Mark my Wordle: There’s a new kid on the block

There are no clues to kick-start your word, unlike your average daily crossword. And there’s no secret key to clue you in with hints through some kind of elimination spree.
Representative Image
Representative Image


There’s a gaming phenomenon that has swept Twitter in an unprecedented frenzy over the past few weeks. No, we’re not talking about a high-octane round of PUB-G where the motive is to shoot everyone and everything in sight. We’re also not referring to knock-offs of Candy Crush, Break-out, Farmville and all such time-wasters under the sun. What’s gotten everyone’s fingers busy as a bee is an innocuous little word game that goes by the name Wordle. Yes, it’s that viral sensation that’s been trending on Twitter in more ways than one since Twitterati started wondering what indeed were those little blocks of green and yellow and white squares that thousands of users have been boasting about for some time now.
The premise couldn’t be simpler: You’re presented with an array of six rows with five empty spaces in each row that make up a five letter word - a word that changes every day and is the same for every player.. The goal: Guess the word in six tries or lesser. The catch: There are no clues to kick-start your word, unlike your average daily crossword. And there’s no secret key to clue you in with hints through some kind of elimination spree. It’s like Jumble, but without the letters. What you can rely on, is the power of your vocabulary, for starters, and to an extent, pure luck. Of course, the game does tell you if you have gotten at least one of the alphabets right, when it marks that box in yellow. A green box tells you got the right alphabet in the right place. And a gray box, well, that mean’s the alphabet is not in the word.
The no-frills, borderline austere interface of the ‘free to play’ game leaves no room for distraction as cracking a round of Wordle needs you to be in that Zen mode. Interestingly, the game started off as a labour of love, when Brooklyn-based techie Josh Wardle (see what he did there?) decided to create a guessing game for his partner Palak Shah, who happened to be a major fan of word games, just as a respite to kill time during the pandemic. The couple played it for a couple of months, and they knew they had something special on their hands when it became nothing short of an obsession on their family WhatsApp group. On Nov 1, 90 people played the game, now more than 2.5 mn people are hooked to the game every single day.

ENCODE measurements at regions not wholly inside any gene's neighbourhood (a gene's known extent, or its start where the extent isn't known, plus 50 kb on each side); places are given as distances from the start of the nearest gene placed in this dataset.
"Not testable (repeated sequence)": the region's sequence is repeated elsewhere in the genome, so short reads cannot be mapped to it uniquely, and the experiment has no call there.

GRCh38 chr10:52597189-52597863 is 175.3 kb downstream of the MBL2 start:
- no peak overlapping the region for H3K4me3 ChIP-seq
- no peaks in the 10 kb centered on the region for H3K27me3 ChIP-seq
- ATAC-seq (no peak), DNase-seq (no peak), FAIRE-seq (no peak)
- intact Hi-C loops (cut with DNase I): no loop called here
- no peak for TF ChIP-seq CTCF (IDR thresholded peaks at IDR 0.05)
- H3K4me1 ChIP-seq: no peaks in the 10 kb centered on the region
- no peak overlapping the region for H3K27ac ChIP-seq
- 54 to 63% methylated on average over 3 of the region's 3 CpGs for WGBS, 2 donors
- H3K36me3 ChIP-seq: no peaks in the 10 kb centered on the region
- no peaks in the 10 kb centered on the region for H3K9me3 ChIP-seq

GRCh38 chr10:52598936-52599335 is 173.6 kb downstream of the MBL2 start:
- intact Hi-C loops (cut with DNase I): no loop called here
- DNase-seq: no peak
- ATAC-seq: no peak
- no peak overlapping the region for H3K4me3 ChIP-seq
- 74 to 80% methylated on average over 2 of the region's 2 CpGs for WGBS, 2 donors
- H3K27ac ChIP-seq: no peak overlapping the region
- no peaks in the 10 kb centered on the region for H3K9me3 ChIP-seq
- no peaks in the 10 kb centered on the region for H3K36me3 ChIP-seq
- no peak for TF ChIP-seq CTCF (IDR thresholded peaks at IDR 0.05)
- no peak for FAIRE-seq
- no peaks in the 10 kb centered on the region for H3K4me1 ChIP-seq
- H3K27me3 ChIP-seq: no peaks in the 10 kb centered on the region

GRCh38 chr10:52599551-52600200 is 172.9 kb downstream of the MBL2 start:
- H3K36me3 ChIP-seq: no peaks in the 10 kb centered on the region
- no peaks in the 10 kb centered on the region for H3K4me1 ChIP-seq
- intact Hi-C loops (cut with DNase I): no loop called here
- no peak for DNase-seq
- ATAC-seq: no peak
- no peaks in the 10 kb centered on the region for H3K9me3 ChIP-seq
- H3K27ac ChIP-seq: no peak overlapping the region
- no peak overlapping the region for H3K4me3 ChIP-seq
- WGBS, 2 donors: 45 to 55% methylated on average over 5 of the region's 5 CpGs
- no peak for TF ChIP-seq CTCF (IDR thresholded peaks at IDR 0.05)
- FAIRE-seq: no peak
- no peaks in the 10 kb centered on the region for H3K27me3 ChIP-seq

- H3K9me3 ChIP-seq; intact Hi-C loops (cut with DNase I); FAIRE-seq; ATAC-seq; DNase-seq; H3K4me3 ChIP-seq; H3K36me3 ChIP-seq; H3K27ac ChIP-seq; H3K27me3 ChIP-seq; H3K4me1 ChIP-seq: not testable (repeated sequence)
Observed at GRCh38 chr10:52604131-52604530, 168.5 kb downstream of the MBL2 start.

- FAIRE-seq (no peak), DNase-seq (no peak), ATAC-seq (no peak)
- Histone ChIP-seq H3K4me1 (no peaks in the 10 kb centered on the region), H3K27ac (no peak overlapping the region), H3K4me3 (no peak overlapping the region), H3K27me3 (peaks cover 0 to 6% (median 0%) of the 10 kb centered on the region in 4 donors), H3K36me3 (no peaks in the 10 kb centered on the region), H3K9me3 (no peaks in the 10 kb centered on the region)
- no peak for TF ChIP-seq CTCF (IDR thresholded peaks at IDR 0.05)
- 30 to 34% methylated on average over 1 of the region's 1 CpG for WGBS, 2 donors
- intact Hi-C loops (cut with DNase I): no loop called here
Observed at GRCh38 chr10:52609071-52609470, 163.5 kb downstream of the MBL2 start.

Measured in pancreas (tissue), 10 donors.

Don’t take our word for it. Ask Chennai-based artist Parvathi Nayar, who, ‘pardon our French’ swears by how wholesome and addictive the game is. She tells us, “I discovered the game quite recently, when I was down with the virus. I have always loved word games, and at a time, when I couldn’t really stress myself over any activity, Wordle came to my rescue. The thing that I love about Wordle is the fact that the words are never too hard, and they’re never too easy either. My mom and I, who have enjoyed playing crossword have taken to it almost religiously. Think about it this way, if you’ve grown up playing Scrabble, Boggle or even Hangman, consider Wordle as an excuse to upskill your word power.”
Upskilling one’s vocabulary might be considered a fringe benefit. For many others, the game has literally served as a welcome deviation from the rut of social media induced fatigue, which is something of a problem for all of us now.
Geographic boundaries be darned, Wordle is a worldwide sensation, and everyone who plays it is hooked for life. Or until, they find the next best thing since Wordle, which might be a long time in the coming.

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